Supported by a grant from the National Institutes of Diabetes, Digestive and Kidney Diseases (P01 DK43785).
Role of tumor necrosis factor-α in the extraintestinal thrombosis associated with colonic inflammation†
Version of Record online: 16 DEC 2010
Copyright © 2010 Crohn's & Colitis Foundation of America, Inc.
Inflammatory Bowel Diseases
Volume 17, Issue 11, pages 2217–2223, November 2011
How to Cite
Yoshida, H., Yilmaz, C. E. and Granger, D. N. (2011), Role of tumor necrosis factor-α in the extraintestinal thrombosis associated with colonic inflammation. Inflamm Bowel Dis, 17: 2217–2223. doi: 10.1002/ibd.21593
- Issue online: 10 OCT 2011
- Version of Record online: 16 DEC 2010
- Manuscript Accepted: 2 NOV 2010
- Manuscript Received: 27 OCT 2010
- thrombus formation;
- interleukin-1 beta;
Inflammatory bowel diseases (IBDs) are associated with a hypercoagulable state and an increased risk of thromboembolism, with accelerated thrombus formation occurring both within the inflamed bowel and in distant tissues. While the IBD-associated prothrombogenic state has been linked to the inflammatory response, the mediators that link inflammation and thrombosis remain poorly defined. The objective of this study was to assess the role of tumor necrosis factor alpha (TNF-α) in the enhanced extraintestinal microvascular thrombosis that accompanies colonic inflammation.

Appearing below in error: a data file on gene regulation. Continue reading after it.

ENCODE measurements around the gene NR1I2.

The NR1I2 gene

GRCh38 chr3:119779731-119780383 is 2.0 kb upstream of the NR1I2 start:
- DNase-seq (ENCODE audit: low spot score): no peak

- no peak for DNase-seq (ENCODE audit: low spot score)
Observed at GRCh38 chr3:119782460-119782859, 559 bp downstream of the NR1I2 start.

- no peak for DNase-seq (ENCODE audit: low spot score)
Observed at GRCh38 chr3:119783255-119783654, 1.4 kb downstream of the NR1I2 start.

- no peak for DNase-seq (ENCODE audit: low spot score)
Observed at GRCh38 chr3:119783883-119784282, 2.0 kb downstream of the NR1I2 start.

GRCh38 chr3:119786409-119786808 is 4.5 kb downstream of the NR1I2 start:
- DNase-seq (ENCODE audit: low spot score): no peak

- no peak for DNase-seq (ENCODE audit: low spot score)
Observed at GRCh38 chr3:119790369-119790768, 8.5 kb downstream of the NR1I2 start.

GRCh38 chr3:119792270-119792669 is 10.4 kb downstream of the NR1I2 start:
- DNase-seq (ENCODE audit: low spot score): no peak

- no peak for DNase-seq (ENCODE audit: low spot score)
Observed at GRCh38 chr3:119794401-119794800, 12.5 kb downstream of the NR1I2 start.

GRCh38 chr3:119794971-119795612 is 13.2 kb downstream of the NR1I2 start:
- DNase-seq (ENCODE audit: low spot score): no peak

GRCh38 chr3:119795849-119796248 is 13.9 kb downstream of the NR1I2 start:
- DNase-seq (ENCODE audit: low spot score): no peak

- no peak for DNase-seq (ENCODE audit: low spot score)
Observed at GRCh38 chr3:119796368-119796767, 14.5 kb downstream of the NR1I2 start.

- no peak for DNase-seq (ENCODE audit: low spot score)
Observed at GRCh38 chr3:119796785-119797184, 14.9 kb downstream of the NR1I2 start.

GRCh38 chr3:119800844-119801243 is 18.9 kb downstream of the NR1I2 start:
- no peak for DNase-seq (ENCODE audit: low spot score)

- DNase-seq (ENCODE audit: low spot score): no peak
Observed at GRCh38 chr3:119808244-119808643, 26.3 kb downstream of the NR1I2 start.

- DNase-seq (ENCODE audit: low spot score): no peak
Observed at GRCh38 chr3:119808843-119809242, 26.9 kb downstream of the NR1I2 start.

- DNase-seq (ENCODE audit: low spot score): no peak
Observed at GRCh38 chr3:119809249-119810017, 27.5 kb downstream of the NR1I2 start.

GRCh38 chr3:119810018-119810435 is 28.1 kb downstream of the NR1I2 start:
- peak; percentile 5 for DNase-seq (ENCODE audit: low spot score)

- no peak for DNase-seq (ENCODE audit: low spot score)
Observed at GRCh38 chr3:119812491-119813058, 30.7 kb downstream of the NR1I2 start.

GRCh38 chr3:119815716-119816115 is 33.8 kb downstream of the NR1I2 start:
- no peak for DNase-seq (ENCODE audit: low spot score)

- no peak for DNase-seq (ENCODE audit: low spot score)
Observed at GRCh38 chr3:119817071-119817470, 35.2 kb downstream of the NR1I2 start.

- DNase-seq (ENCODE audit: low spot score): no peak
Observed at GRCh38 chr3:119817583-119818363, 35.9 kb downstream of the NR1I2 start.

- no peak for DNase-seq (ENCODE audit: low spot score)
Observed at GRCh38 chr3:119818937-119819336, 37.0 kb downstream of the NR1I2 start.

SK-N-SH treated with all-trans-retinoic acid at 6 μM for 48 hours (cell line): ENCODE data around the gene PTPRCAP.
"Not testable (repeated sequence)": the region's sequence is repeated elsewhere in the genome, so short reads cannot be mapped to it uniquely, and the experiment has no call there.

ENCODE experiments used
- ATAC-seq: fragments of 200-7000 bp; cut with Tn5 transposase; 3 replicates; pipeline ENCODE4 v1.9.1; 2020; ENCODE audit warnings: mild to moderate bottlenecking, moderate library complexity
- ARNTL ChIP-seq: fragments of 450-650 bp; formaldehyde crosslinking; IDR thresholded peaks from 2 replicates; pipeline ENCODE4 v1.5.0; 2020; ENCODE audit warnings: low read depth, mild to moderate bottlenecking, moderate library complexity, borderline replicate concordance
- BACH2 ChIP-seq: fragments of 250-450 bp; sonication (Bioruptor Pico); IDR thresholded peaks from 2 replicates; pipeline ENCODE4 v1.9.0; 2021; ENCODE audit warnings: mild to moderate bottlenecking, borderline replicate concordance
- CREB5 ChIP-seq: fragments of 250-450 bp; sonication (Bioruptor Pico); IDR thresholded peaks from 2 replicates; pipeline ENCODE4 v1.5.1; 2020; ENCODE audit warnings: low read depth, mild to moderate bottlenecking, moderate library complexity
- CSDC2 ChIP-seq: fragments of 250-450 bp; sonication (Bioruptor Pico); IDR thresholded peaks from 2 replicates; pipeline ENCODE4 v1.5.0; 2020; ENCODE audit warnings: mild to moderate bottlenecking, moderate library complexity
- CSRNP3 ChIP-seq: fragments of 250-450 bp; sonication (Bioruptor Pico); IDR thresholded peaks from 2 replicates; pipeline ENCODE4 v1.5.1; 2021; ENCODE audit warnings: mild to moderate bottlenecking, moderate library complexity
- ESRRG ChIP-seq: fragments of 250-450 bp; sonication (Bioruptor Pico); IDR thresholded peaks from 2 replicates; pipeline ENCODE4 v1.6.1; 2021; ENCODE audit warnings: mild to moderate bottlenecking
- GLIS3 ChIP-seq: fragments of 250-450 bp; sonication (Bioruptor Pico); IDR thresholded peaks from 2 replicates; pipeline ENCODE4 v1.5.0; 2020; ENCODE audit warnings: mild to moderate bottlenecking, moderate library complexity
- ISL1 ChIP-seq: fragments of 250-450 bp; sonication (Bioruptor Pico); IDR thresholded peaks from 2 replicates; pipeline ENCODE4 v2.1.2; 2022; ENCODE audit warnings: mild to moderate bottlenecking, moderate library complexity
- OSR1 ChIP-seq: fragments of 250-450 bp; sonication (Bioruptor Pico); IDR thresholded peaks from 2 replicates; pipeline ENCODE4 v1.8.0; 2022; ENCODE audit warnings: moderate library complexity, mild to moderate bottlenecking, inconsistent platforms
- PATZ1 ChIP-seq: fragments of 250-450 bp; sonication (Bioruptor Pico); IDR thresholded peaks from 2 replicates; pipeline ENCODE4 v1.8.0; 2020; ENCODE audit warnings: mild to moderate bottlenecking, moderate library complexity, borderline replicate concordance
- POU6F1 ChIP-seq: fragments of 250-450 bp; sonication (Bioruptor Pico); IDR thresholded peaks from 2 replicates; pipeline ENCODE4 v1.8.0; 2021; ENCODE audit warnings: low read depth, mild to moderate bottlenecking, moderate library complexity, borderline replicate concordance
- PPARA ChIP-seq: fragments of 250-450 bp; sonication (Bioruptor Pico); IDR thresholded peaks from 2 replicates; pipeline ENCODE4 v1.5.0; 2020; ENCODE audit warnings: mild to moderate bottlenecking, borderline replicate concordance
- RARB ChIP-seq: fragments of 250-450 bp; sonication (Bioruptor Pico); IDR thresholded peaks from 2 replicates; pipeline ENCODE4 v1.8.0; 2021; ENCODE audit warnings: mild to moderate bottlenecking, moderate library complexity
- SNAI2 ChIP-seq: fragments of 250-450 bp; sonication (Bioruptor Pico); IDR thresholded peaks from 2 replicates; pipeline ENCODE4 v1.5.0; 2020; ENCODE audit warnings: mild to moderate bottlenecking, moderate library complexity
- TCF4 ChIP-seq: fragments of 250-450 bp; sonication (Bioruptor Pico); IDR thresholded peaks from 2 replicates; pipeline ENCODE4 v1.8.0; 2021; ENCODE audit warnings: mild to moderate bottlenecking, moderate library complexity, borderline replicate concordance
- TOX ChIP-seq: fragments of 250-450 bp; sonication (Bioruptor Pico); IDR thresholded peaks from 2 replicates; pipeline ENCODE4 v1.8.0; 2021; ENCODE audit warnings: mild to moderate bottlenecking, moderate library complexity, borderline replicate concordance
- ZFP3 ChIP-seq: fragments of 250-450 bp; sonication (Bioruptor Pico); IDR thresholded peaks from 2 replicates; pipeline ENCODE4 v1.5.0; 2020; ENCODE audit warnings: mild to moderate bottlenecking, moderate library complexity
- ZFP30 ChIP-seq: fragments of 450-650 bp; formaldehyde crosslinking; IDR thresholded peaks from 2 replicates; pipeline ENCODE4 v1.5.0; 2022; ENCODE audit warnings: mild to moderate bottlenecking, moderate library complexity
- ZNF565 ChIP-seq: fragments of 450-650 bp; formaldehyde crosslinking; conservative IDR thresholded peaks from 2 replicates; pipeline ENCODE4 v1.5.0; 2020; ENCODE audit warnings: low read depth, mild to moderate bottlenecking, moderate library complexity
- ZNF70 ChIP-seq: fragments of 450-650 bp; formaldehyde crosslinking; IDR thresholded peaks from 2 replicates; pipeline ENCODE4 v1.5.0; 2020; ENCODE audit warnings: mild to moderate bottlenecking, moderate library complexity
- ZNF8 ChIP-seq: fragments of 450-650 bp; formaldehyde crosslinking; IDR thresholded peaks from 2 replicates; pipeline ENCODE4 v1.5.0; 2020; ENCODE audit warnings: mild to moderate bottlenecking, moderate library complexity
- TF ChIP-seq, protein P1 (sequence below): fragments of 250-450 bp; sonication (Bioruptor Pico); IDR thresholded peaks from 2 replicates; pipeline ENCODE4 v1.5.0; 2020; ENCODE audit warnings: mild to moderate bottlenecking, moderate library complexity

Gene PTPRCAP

TNF-α concentration was measured in plasma, colon, and skeletal muscle of control mice and in mice with dextran sodium sulfate (DSS)-induced colitis. A light/dye injury method was used to induce microvascular thrombosis in cremaster microvessels. The effects of exogenous TNF-α on thrombus formation were determined in control mice. DSS-enhanced thrombus formation was evaluated in wildtype (WT) mice treated with an anti-TNF-α antibody (±an anti-IL-1β antibody) and in TNF-α receptor-deficient (TNFr−/−) mice.
DSS colitis enhanced thrombus formation in cremaster arterioles. A similar response was produced by TNF-α administration in control mice. TNF-α concentration was elevated in plasma, colon, and skeletal muscle. Immunoblockade of TNF-α or genetic deficiency of the TNF-α receptor blunted the thrombotic response of arterioles to DSS colitis. Additional protection was noted in mice receiving antibodies to both TNF-α and IL-1β.
Our findings implicate TNF-α in the enhanced microvascular thrombosis that occurs in extraintestinal tissue during colonic inflammation, and suggests that the combined actions of TNF-α and IL-1β accounts for most of the colitis-enhanced thrombotic response. (Inflamm Bowel Dis 2010;)